I've never been an entrepreneur. It was enough for me to have worked two full-time jobs my entire working life: running a money management practice, always under the umbrella of large investment banking firms, and having a creative life, writing books, and for magazines and newspapers, for almost 50 years. But I've bet my money on entrepreneurs, trying to learn something in the process, and perhaps add to my own net worth based on those bets. I do not believe in investing money based on friendship. But I do believe in betting on smart people first. If they happen to be friends, fine—but it's their brainpower I'm staking my money on, not the golf course relationships or the trip together to Burgundy. I like to bet on proven winners.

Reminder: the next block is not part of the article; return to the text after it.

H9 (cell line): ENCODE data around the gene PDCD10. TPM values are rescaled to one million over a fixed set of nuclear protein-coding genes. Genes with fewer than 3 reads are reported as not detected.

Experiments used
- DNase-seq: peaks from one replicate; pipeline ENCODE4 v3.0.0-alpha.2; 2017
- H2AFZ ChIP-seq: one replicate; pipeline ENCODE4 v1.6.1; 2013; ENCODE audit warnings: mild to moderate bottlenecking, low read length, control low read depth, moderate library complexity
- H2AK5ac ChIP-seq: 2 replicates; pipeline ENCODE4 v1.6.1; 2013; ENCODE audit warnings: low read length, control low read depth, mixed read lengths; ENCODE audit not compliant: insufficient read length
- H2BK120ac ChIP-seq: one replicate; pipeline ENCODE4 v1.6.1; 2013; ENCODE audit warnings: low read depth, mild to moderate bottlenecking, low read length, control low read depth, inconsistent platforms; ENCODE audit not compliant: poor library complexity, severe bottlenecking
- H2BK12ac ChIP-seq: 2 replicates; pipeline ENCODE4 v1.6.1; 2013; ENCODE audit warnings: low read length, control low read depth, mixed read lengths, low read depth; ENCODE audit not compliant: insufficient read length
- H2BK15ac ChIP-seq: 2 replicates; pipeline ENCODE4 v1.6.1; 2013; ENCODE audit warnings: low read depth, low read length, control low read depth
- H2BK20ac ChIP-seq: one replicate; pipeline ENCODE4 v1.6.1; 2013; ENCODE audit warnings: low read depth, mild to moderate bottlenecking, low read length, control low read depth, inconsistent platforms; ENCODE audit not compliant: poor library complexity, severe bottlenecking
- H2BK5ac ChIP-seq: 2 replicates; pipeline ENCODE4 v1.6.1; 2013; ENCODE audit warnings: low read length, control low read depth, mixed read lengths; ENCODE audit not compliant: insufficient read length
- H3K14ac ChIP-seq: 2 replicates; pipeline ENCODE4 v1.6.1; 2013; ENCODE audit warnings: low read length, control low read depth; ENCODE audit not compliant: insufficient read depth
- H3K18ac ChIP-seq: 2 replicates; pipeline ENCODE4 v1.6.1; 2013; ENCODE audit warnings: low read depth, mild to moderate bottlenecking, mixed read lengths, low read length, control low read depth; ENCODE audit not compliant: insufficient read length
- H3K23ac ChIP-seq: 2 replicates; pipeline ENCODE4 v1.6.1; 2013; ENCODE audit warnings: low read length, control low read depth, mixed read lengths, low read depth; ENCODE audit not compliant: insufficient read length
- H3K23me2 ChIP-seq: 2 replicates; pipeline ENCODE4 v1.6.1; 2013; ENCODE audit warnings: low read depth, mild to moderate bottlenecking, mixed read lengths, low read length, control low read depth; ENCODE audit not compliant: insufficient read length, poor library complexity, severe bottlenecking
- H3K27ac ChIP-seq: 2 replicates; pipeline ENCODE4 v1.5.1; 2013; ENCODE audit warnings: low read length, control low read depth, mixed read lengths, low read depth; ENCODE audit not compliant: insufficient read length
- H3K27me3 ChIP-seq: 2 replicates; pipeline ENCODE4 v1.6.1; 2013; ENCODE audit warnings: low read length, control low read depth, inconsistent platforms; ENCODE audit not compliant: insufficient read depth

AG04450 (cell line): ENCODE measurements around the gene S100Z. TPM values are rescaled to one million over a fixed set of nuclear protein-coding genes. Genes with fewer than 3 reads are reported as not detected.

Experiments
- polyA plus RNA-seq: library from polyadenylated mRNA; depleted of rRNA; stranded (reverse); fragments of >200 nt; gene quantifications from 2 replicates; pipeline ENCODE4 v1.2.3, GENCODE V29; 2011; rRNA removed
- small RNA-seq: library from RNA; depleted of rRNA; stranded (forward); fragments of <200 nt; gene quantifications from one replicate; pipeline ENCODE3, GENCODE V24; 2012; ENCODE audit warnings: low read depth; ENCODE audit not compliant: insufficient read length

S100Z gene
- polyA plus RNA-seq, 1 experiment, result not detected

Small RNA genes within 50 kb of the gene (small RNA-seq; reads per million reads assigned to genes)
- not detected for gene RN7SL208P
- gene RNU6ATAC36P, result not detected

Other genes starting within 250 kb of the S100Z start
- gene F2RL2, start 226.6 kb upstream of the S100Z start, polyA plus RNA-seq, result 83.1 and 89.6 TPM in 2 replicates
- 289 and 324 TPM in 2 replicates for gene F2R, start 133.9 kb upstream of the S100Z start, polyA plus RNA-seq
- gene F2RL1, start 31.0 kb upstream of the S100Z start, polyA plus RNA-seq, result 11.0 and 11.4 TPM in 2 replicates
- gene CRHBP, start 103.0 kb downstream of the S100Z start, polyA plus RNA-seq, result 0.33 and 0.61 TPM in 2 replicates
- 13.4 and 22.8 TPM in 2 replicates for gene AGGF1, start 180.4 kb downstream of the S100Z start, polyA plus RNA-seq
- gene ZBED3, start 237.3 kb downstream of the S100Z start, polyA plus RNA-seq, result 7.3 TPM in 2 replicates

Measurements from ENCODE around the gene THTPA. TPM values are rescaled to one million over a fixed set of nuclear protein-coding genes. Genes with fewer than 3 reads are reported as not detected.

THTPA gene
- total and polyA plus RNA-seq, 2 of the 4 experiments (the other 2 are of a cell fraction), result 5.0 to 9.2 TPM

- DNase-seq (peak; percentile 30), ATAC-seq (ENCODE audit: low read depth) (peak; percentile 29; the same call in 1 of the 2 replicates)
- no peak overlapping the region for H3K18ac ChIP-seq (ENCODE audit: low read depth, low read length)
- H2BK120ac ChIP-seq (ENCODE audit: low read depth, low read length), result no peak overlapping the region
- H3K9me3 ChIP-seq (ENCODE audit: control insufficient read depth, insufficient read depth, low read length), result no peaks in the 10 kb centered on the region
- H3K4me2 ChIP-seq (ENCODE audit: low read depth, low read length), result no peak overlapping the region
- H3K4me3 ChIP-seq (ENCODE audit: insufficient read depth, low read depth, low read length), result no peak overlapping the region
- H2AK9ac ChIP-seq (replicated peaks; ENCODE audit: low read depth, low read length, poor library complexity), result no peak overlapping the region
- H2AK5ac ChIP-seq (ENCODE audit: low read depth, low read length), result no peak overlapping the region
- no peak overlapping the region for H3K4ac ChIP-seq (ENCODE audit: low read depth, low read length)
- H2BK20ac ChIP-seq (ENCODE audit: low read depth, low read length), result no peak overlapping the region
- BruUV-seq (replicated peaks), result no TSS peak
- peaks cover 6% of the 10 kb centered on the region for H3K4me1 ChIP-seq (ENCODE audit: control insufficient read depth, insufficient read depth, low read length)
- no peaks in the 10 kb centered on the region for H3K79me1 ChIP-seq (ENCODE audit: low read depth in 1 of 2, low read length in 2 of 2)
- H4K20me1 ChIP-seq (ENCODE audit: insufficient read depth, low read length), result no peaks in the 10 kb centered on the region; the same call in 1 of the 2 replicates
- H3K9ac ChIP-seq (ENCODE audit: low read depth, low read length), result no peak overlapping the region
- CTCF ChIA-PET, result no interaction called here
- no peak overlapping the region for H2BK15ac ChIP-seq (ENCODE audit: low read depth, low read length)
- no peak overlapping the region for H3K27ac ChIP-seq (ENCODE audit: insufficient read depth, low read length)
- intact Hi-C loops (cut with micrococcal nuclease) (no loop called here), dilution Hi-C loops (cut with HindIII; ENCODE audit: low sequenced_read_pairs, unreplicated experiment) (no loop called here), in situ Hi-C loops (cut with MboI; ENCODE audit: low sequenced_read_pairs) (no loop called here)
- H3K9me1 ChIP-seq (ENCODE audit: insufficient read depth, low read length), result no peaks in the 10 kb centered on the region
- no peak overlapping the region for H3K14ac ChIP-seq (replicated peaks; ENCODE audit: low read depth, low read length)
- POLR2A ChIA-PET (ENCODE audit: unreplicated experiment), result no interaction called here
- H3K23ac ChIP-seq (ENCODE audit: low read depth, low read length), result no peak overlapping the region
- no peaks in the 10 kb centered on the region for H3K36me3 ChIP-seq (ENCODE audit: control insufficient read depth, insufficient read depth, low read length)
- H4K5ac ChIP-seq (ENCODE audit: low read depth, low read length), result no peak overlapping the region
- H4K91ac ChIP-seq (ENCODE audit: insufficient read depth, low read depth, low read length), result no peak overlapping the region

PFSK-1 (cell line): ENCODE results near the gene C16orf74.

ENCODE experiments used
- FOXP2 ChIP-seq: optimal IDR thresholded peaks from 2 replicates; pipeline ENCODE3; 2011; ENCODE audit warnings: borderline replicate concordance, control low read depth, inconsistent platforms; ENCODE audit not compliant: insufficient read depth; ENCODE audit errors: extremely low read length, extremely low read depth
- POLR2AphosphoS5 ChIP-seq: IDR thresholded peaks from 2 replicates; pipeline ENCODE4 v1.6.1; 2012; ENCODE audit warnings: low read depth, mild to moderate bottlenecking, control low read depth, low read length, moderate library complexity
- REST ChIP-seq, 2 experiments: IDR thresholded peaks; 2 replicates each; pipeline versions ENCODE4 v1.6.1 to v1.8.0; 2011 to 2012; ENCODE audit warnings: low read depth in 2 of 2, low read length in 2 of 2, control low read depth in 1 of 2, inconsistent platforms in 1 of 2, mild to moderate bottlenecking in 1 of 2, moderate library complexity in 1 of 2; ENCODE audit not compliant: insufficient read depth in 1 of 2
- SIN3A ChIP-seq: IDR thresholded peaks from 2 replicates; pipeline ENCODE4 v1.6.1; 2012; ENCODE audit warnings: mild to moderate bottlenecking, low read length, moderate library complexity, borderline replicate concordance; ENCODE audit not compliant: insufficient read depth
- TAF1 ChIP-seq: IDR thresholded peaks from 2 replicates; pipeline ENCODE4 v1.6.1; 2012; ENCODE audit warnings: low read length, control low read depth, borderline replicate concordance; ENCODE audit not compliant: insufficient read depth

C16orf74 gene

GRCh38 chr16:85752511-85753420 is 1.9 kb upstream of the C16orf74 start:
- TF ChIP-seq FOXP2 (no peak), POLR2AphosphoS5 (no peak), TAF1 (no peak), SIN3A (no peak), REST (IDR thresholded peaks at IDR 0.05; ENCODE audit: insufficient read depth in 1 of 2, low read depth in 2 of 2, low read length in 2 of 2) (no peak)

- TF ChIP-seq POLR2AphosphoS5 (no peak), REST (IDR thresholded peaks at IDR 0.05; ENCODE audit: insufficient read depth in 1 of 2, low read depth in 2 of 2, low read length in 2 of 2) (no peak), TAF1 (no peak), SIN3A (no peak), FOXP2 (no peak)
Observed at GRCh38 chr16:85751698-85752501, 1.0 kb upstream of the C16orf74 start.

That guarantees nothing, by the way.
Webster's Third New International Dictionary's definition of entrepreneur says, “One who organizes, owns, manages, and assumes the risk of a business.” It also mentions “The Yankee entrepreneur who descended on the desolated south to make his fortune.” I like both of those definitions.
What separates entrepreneurs from most people is that they're not afraid to borrow money, they're definitely interested in other people's money (OPM), and they're not afraid of going broke, not even afraid of going broke multiple times. Because they all share the common feeling that the next one is going to be the big one. Their passion is convincing and real. They believe that ...